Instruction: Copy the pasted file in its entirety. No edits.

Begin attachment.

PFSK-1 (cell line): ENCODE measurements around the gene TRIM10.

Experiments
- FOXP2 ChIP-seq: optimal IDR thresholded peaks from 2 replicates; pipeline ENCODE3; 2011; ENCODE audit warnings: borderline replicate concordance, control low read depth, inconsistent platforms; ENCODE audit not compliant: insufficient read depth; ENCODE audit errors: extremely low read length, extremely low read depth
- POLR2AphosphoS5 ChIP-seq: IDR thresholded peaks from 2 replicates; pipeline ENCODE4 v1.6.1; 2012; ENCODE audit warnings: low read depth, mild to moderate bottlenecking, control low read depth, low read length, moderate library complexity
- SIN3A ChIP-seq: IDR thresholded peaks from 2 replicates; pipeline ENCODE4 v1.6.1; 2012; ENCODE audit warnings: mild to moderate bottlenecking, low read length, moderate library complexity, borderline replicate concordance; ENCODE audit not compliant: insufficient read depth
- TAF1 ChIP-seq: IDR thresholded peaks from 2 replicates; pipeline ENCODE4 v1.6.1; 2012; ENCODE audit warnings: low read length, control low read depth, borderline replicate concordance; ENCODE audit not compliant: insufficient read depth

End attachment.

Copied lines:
PFSK-1 (cell line): ENCODE measurements around the gene TRIM10.

Experiments
- FOXP2 ChIP-seq: optimal IDR thresholded peaks from 2 replicates; pipeline ENCODE3; 2011; ENCODE audit warnings: borderline replicate concordance, control low read depth, inconsistent platforms; ENCODE audit not compliant: insufficient read depth; ENCODE audit errors: extremely low read length, extremely low read depth
- POLR2AphosphoS5 ChIP-seq: IDR thresholded peaks from 2 replicates; pipeline ENCODE4 v1.6.1; 2012; ENCODE audit warnings: low read depth, mild to moderate bottlenecking, control low read depth, low read length, moderate library complexity
- SIN3A ChIP-seq: IDR thresholded peaks from 2 replicates; pipeline ENCODE4 v1.6.1; 2012; ENCODE audit warnings: mild to moderate bottlenecking, low read length, moderate library complexity, borderline replicate concordance; ENCODE audit not compliant: insufficient read depth
- TAF1 ChIP-seq: IDR thresholded peaks from 2 replicates; pipeline ENCODE4 v1.6.1; 2012; ENCODE audit warnings: low read length, control low read depth, borderline replicate concordance; ENCODE audit not compliant: insufficient read depth